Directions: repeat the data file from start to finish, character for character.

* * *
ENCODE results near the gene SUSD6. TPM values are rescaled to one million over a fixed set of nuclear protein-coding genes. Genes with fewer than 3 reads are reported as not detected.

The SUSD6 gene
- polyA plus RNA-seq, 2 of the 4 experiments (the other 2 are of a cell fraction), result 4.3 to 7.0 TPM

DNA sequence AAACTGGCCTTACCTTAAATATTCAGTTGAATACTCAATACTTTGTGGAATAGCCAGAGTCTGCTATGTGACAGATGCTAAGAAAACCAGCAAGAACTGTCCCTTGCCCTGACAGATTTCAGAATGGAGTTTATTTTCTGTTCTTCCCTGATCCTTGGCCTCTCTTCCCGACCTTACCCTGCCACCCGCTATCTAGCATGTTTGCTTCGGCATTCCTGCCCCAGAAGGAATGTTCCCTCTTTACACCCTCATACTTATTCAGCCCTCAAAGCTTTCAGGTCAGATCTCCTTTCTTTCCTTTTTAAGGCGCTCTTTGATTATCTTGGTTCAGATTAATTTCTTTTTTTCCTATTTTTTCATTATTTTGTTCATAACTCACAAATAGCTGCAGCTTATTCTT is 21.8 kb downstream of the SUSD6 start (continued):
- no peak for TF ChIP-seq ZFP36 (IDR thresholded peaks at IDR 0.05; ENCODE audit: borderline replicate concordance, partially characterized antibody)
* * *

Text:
ENCODE results near the gene SUSD6. TPM values are rescaled to one million over a fixed set of nuclear protein-coding genes. Genes with fewer than 3 reads are reported as not detected.

The SUSD6 gene
- polyA plus RNA-seq, 2 of the 4 experiments (the other 2 are of a cell fraction), result 4.3 to 7.0 TPM

DNA sequence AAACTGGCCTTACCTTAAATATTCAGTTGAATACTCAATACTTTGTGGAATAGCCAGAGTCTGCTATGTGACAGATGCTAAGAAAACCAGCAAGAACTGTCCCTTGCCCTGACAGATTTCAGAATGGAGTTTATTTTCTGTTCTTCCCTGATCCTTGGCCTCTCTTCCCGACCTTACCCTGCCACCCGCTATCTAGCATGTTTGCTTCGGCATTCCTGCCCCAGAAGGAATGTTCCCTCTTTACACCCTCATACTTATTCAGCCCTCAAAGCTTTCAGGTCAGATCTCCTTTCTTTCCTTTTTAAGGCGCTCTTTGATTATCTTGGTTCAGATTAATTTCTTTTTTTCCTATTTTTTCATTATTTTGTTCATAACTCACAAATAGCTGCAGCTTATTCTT is 21.8 kb downstream of the SUSD6 start (continued):
- no peak for TF ChIP-seq ZFP36 (IDR thresholded peaks at IDR 0.05; ENCODE audit: borderline replicate concordance, partially characterized antibody)